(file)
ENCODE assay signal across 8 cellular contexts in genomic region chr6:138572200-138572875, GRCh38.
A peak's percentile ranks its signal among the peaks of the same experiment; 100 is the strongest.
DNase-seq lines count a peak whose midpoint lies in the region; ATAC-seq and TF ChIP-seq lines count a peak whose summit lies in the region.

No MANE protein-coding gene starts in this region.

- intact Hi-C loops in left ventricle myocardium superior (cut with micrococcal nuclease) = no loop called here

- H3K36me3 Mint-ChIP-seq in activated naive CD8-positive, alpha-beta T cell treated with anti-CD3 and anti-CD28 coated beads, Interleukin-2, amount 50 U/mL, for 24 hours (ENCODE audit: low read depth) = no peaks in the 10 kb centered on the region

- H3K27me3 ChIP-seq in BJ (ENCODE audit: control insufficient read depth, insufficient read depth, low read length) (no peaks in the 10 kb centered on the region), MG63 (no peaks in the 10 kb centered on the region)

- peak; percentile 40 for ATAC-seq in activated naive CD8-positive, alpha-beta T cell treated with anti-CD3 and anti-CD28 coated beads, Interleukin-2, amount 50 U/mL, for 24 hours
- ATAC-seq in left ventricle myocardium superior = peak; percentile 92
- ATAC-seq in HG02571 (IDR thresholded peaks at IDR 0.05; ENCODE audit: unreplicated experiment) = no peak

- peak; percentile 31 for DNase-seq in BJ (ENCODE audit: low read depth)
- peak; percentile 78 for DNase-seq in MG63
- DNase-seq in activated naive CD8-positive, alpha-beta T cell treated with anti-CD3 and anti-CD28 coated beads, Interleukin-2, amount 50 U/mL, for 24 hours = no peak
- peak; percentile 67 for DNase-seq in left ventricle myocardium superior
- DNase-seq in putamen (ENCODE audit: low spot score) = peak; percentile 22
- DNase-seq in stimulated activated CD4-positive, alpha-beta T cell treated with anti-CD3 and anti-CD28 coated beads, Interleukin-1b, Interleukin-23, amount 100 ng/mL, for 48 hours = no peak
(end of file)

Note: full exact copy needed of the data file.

ENCODE assay signal across 8 cellular contexts in genomic region chr6:138572200-138572875, GRCh38.
A peak's percentile ranks its signal among the peaks of the same experiment; 100 is the strongest.
DNase-seq lines count a peak whose midpoint lies in the region; ATAC-seq and TF ChIP-seq lines count a peak whose summit lies in the region.

No MANE protein-coding gene starts in this region.

- intact Hi-C loops in left ventricle myocardium superior (cut with micrococcal nuclease) = no loop called here

- H3K36me3 Mint-ChIP-seq in activated naive CD8-positive, alpha-beta T cell treated with anti-CD3 and anti-CD28 coated beads, Interleukin-2, amount 50 U/mL, for 24 hours (ENCODE audit: low read depth) = no peaks in the 10 kb centered on the region

- H3K27me3 ChIP-seq in BJ (ENCODE audit: control insufficient read depth, insufficient read depth, low read length) (no peaks in the 10 kb centered on the region), MG63 (no peaks in the 10 kb centered on the region)

- peak; percentile 40 for ATAC-seq in activated naive CD8-positive, alpha-beta T cell treated with anti-CD3 and anti-CD28 coated beads, Interleukin-2, amount 50 U/mL, for 24 hours
- ATAC-seq in left ventricle myocardium superior = peak; percentile 92
- ATAC-seq in HG02571 (IDR thresholded peaks at IDR 0.05; ENCODE audit: unreplicated experiment) = no peak

- peak; percentile 31 for DNase-seq in BJ (ENCODE audit: low read depth)
- peak; percentile 78 for DNase-seq in MG63
- DNase-seq in activated naive CD8-positive, alpha-beta T cell treated with anti-CD3 and anti-CD28 coated beads, Interleukin-2, amount 50 U/mL, for 24 hours = no peak
- peak; percentile 67 for DNase-seq in left ventricle myocardium superior
- DNase-seq in putamen (ENCODE audit: low spot score) = peak; percentile 22
- DNase-seq in stimulated activated CD4-positive, alpha-beta T cell treated with anti-CD3 and anti-CD28 coated beads, Interleukin-1b, Interleukin-23, amount 100 ng/mL, for 48 hours = no peak